Microsoft’s Ignite for non-developers

Microsoft’s Ignite for non-developers


Mark Lyndersay
Mark Lyndersay



MICROSOFT’S Ignite, a three-day event for developers that ran from Wednesday last week, isn’t really focused on consumers, at least not directly.

More than 400 sessions, of which at least 150 were tailored to developers in specific global market segments, revealed the company’s continued emphasis on cloud solutions and cybersecurity.

The avalanche of information was cataloged on the company’s “Book of News” website.

Here are some standouts that individual users and smaller businesses will find promising.

Microsoft Edge, the company’s Chromium-based browser, will get improvements for workgroups, allowing the creation of tabbed groups, workspaces for collaborators focused on shared web pages.

Typo protection intensifies the browser’s efforts to reduce exposure to phishing by alerting to misspelled website addresses by suggesting the website the user may have intended to visit.

The new app toolbar that appears by default on the right edge of the new browser is useful. Outlook is one option, but being able to put specific apps there, like Microsoft’s To-Do app, would be even better.

The Office productivity suite is condensed into one governing app simply called Microsoft 365, where you’ll find the usual suspects, Word, Excel, PowerPoint and their friends. It probably makes more sense on tablets and smartphones, but now it’s standard everywhere.

Microsoft’s DALL-E is getting a new version, but the artificial intelligence (AI) alternative to web-based software like MidJourney and Stable Diffusion, which turns text messages into surreal and disturbingly lifelike image compositions, remains in limited-access preview.

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The Seattle company believes there is a business use for this Azure OpenAI service and points to Mattel’s use of the technology to create images of unusual Hot Wheels cars to inspire its designers.

It is not entirely clear what Microsoft Places is. CEO Satya Nadella said of the new product, “We want to make your space a place.”

Spaces is intended to help meetings by organizing where, with the same efficiency that Outlook’s scheduling does for when.

“You don’t just show up for a meeting,” Nadella insisted, “you show up for purpose and connection.”

Which seems pretty hopeful, given how most meetings go.

Of more immediate interest is Microsoft Syntex, an AI-powered tool that targets unstructured data in documents like PDFs and other information silos by bringing AI-powered, high-volume reading, tagging, translation and indexing to this type of data.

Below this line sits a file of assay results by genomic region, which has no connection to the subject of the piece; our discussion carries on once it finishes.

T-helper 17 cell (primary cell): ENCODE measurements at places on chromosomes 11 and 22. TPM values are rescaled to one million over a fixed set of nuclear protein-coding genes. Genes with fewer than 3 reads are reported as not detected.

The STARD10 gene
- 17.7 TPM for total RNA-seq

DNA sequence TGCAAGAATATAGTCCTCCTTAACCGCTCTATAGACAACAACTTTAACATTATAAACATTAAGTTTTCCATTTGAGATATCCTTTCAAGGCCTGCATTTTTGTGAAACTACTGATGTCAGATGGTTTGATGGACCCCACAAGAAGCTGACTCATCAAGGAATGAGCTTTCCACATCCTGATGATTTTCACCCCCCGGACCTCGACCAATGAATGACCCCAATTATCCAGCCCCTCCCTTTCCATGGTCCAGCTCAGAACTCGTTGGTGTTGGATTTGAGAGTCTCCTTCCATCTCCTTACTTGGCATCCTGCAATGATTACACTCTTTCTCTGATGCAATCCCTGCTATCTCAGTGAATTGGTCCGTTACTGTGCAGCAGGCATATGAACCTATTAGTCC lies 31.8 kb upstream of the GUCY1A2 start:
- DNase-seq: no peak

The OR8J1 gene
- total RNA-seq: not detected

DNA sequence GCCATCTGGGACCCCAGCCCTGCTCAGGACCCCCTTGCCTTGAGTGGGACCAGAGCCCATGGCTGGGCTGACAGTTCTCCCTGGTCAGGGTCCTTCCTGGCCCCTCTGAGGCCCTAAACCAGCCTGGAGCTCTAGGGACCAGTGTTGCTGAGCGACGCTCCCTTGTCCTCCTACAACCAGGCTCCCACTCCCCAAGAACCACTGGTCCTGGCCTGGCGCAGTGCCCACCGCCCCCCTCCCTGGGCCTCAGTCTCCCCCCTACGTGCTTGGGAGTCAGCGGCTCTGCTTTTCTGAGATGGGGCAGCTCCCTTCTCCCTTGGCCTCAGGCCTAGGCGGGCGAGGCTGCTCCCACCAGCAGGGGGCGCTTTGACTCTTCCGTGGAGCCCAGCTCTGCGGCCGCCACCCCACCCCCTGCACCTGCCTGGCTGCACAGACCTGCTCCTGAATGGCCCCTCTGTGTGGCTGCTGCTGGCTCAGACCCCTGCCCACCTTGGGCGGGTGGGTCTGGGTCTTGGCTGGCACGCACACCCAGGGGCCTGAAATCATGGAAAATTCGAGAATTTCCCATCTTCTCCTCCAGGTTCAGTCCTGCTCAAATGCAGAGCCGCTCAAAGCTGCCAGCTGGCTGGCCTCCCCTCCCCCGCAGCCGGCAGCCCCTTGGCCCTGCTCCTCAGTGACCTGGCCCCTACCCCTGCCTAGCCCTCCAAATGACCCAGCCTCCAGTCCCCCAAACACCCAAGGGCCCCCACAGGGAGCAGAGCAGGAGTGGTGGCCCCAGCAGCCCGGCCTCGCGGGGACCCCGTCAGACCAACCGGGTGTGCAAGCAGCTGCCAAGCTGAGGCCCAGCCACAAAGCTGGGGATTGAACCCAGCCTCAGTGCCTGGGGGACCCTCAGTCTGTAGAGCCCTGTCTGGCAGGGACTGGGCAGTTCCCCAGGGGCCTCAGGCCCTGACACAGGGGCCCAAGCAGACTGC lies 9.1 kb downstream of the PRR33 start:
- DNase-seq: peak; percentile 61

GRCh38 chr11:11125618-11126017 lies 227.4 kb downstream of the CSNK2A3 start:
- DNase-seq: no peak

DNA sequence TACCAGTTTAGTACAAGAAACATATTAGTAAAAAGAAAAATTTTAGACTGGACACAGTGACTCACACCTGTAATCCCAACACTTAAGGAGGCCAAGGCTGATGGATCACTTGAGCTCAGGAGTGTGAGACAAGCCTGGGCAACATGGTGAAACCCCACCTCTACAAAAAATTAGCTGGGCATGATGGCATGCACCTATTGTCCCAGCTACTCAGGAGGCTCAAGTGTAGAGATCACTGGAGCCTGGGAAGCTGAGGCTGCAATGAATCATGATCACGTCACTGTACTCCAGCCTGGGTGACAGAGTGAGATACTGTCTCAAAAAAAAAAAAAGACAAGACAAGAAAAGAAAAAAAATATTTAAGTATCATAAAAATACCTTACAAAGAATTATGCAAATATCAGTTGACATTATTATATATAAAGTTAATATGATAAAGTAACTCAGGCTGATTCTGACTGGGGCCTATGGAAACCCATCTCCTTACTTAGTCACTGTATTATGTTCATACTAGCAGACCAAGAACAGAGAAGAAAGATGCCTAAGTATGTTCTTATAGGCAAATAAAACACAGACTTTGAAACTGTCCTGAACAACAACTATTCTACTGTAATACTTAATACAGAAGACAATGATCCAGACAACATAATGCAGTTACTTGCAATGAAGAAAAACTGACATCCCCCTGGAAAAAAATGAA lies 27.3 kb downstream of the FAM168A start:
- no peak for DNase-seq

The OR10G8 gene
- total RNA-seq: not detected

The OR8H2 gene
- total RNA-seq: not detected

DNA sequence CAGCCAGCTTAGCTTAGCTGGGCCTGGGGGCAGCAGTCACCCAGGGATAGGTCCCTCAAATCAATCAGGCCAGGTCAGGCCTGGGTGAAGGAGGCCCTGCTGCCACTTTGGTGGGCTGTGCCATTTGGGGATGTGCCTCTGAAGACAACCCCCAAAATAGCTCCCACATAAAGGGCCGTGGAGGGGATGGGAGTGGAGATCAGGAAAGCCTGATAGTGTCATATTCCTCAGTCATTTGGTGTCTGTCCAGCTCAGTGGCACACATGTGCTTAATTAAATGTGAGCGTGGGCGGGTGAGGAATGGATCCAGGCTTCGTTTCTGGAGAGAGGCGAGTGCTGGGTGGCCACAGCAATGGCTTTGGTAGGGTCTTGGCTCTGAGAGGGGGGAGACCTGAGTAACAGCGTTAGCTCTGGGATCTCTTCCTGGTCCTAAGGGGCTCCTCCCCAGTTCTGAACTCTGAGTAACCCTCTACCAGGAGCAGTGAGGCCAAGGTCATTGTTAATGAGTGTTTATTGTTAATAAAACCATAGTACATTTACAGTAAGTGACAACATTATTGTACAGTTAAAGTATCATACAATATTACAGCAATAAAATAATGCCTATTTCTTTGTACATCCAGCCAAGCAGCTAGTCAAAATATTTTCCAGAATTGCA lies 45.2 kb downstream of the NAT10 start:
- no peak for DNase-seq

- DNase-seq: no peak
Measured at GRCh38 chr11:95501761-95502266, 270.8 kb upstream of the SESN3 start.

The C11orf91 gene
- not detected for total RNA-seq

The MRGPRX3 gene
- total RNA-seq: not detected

According to Microsoft, there will be 130 billion terabytes of unstructured content stored globally by 2025, information that is essentially frozen in formats that Syntex is designed to unlock.

It’s a new version of Windows for the government.

Windows 365 Government is currently available to the US government and allows government contractors to “securely stream Windows apps, data, content and settings from the Microsoft Cloud to any device, at any time.”

The company’s plans to make this product more widely available have not been announced.

Microsoft Teams is taking a big leap forward in trust with a new premium add-on that will be available in December.

The revamp of Teams, which has largely been a tepid virtual meeting app driven by its pervasive presence in the Office 365 suite and Microsoft’s robust presence in the workplace. Anyone who didn’t have to use it launched Zoom.

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The new features make Teams Premium a competitive upgrade.

Meeting wizards take the guesswork out of configuring all the modules in a meeting environment, and branded meeting experiences are likely to make Teams meetings at least seem like they’re taking place in a unique room.

Intelligent Recap offers AI-powered topic highlighting to guide review of a recorded meeting, while Intelligent Playback creates chapters from a recording, breaking it up into more accessible chunks.

Other features such as Intelligent Search, which will call out topics or points for review in transcripts and Live Translations, which deliver real-time AI translations for 40 spoken languages, remain to be field tested.

There are some other features that are clearly focused on enterprise-level appointment booking and audience management for webinars, but overall Teams has been in the gym and wants to be a contender.

Microsoft could do more to make Teams a serious choice for casual users or budget virtual meetings, and it remains to be seen how many of these features Teams will bring to the rest of us.

Mark Lyndersay is the editor of An extended version of this column can be found there.

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